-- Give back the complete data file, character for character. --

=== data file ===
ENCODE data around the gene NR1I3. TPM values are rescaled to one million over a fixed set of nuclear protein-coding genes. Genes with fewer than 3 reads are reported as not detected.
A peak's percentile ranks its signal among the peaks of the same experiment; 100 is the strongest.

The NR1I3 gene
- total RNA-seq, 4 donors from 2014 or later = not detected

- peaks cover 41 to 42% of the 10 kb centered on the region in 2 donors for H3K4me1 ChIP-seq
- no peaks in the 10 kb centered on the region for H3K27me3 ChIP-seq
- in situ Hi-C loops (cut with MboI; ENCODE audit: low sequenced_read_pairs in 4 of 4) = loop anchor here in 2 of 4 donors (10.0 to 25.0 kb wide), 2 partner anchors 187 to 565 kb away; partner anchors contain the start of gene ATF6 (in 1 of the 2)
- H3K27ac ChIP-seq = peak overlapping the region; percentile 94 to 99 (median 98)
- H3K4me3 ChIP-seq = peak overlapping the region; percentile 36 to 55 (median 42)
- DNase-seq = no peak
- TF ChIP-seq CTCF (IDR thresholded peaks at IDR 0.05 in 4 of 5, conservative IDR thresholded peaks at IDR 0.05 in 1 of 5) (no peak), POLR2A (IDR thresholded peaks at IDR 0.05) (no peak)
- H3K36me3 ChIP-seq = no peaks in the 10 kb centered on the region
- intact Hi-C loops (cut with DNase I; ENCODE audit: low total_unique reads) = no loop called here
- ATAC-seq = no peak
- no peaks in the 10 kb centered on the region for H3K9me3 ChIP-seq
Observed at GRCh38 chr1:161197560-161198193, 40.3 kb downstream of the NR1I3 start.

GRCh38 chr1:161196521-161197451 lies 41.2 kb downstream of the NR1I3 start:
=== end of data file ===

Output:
ENCODE data around the gene NR1I3. TPM values are rescaled to one million over a fixed set of nuclear protein-coding genes. Genes with fewer than 3 reads are reported as not detected.
A peak's percentile ranks its signal among the peaks of the same experiment; 100 is the strongest.

The NR1I3 gene
- total RNA-seq, 4 donors from 2014 or later = not detected

- peaks cover 41 to 42% of the 10 kb centered on the region in 2 donors for H3K4me1 ChIP-seq
- no peaks in the 10 kb centered on the region for H3K27me3 ChIP-seq
- in situ Hi-C loops (cut with MboI; ENCODE audit: low sequenced_read_pairs in 4 of 4) = loop anchor here in 2 of 4 donors (10.0 to 25.0 kb wide), 2 partner anchors 187 to 565 kb away; partner anchors contain the start of gene ATF6 (in 1 of the 2)
- H3K27ac ChIP-seq = peak overlapping the region; percentile 94 to 99 (median 98)
- H3K4me3 ChIP-seq = peak overlapping the region; percentile 36 to 55 (median 42)
- DNase-seq = no peak
- TF ChIP-seq CTCF (IDR thresholded peaks at IDR 0.05 in 4 of 5, conservative IDR thresholded peaks at IDR 0.05 in 1 of 5) (no peak), POLR2A (IDR thresholded peaks at IDR 0.05) (no peak)
- H3K36me3 ChIP-seq = no peaks in the 10 kb centered on the region
- intact Hi-C loops (cut with DNase I; ENCODE audit: low total_unique reads) = no loop called here
- ATAC-seq = no peak
- no peaks in the 10 kb centered on the region for H3K9me3 ChIP-seq
Observed at GRCh38 chr1:161197560-161198193, 40.3 kb downstream of the NR1I3 start.

GRCh38 chr1:161196521-161197451 lies 41.2 kb downstream of the NR1I3 start: